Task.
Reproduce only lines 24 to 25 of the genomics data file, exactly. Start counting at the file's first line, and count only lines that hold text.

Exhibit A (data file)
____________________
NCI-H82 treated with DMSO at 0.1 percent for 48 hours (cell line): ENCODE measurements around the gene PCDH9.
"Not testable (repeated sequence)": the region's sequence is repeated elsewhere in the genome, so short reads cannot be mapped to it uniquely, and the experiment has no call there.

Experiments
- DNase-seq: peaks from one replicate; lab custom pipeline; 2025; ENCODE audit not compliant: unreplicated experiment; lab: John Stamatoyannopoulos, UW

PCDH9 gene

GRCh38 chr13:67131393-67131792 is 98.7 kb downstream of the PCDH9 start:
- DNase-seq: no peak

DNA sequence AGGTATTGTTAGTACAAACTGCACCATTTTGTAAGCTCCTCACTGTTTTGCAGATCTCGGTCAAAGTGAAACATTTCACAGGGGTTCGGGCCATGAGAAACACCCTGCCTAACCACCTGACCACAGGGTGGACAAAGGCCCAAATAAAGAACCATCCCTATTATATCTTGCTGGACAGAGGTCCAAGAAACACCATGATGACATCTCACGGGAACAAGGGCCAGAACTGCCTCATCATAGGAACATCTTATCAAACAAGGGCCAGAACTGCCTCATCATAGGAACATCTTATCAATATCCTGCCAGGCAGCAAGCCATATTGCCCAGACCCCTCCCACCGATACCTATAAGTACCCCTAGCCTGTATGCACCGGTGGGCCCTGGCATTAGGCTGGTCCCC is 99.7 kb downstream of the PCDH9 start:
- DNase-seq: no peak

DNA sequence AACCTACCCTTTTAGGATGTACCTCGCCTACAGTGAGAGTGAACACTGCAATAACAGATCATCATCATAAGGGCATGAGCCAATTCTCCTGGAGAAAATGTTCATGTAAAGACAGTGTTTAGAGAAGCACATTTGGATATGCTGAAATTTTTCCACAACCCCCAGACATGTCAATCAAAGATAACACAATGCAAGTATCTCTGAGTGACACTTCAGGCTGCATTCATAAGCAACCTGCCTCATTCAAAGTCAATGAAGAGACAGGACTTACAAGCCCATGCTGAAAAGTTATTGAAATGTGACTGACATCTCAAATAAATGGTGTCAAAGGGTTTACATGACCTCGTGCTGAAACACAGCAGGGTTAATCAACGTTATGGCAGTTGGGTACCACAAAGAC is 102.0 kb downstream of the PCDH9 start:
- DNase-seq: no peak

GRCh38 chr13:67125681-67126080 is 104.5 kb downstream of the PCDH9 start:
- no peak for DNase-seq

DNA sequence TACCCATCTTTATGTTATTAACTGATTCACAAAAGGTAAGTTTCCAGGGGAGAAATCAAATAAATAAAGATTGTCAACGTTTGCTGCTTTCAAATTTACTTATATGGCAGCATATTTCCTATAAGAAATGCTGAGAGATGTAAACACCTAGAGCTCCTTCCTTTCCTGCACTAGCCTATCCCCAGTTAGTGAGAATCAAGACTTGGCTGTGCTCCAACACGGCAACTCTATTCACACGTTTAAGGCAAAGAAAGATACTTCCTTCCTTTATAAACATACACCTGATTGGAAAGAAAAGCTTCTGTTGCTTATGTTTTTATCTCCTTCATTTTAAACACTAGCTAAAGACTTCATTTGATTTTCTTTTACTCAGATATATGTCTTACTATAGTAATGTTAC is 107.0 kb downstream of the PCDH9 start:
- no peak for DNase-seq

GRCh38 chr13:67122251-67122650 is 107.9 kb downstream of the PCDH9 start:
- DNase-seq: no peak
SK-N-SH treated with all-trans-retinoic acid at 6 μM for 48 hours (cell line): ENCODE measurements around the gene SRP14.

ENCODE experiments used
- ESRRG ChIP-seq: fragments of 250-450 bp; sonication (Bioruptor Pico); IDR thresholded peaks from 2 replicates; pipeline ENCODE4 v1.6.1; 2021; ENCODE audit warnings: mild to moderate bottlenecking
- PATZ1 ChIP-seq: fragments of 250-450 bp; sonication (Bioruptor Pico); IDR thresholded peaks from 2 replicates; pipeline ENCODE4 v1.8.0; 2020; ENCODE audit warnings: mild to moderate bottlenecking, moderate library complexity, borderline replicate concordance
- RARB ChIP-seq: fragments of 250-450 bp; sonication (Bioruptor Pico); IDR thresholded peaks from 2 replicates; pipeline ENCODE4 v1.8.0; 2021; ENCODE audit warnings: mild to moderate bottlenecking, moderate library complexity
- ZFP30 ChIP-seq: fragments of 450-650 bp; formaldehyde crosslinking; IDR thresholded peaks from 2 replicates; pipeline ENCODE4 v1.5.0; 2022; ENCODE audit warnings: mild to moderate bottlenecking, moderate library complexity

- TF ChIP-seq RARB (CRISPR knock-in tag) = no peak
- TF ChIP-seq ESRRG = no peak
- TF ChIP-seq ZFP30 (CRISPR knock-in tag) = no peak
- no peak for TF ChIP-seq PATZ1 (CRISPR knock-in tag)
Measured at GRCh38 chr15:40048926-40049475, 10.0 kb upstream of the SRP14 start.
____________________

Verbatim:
- TF ChIP-seq RARB (CRISPR knock-in tag) = no peak
- TF ChIP-seq ESRRG = no peak